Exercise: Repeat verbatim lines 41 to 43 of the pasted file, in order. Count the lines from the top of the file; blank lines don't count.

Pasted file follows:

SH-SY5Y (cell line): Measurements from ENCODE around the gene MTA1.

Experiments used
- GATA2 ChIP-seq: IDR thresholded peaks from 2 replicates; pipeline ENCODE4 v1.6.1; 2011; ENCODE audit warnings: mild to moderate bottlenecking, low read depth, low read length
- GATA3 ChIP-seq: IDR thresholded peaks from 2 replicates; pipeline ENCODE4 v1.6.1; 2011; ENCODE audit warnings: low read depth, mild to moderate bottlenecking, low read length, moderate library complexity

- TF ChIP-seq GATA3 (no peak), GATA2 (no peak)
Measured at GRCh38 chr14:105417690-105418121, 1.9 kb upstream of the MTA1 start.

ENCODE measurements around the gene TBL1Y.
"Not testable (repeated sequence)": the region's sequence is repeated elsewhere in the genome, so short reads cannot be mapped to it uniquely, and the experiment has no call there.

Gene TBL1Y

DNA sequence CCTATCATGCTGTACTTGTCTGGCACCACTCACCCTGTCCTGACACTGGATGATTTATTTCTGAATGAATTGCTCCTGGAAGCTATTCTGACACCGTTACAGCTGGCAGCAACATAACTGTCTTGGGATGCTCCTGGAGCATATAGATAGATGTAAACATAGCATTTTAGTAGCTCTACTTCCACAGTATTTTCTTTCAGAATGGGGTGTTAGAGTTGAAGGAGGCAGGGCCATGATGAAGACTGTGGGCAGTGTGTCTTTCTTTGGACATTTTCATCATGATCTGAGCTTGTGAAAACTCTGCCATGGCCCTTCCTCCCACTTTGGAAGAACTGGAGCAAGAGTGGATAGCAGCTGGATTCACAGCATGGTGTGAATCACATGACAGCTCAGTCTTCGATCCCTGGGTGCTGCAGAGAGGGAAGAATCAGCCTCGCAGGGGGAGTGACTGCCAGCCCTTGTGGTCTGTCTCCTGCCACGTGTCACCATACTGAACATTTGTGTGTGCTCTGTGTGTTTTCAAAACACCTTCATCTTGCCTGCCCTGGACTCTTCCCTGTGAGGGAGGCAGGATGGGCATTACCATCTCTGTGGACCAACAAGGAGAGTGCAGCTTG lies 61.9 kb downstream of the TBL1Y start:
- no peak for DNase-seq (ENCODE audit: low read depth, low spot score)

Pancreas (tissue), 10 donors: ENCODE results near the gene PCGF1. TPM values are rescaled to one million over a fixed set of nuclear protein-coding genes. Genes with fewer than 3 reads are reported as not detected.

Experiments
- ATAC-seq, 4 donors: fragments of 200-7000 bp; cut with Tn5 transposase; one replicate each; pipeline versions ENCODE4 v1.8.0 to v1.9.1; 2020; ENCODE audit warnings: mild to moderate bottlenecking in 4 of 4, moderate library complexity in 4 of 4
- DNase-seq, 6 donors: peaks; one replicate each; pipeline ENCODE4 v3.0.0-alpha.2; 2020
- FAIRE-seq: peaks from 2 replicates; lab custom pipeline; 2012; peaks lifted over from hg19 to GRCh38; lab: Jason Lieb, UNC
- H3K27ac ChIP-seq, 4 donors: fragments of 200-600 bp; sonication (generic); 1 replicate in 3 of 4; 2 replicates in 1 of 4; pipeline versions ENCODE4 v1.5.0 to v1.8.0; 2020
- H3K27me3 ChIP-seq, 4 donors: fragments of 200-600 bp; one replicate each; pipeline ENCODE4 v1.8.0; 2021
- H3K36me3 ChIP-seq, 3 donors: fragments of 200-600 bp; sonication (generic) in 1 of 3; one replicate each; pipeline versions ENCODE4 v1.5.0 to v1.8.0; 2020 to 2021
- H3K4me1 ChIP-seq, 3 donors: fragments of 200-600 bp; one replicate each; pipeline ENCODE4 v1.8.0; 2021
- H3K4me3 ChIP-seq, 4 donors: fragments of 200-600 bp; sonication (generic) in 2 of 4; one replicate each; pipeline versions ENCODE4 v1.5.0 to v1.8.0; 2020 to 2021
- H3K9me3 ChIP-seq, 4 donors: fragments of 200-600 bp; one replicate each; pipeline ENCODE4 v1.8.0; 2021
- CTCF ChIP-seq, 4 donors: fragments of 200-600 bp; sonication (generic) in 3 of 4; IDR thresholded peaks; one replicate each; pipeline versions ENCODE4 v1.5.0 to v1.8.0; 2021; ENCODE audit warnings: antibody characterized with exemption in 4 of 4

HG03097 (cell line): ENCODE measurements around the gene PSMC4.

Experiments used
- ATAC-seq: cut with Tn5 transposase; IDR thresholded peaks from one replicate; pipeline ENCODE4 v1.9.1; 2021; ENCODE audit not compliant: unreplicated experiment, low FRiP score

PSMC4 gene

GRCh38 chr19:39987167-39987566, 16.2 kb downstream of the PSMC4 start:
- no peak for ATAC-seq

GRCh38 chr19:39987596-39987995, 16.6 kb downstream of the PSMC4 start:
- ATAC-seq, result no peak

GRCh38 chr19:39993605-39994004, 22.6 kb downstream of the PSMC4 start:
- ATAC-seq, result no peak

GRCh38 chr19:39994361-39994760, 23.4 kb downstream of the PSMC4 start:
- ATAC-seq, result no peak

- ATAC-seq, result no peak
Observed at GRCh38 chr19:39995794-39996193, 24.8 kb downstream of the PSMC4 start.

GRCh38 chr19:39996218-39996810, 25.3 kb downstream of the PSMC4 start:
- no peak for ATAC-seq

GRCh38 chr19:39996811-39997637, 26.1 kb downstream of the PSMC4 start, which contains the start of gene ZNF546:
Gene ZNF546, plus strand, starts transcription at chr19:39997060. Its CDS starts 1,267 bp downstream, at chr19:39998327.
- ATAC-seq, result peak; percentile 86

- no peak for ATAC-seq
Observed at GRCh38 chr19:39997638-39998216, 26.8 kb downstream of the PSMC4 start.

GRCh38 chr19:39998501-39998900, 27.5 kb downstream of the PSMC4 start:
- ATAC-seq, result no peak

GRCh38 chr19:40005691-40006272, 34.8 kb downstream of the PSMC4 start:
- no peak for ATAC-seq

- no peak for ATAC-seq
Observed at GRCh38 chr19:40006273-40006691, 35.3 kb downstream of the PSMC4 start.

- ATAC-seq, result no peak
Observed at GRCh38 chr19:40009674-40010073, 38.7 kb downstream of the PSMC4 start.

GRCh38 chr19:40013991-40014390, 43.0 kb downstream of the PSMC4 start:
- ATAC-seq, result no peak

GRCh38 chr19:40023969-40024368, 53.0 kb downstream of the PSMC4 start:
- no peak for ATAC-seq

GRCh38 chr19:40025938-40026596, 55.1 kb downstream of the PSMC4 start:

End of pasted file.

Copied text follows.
Gene ZNF546, plus strand, starts transcription at chr19:39997060. Its CDS starts 1,267 bp downstream, at chr19:39998327.
- ATAC-seq, result peak; percentile 86

- no peak for ATAC-seq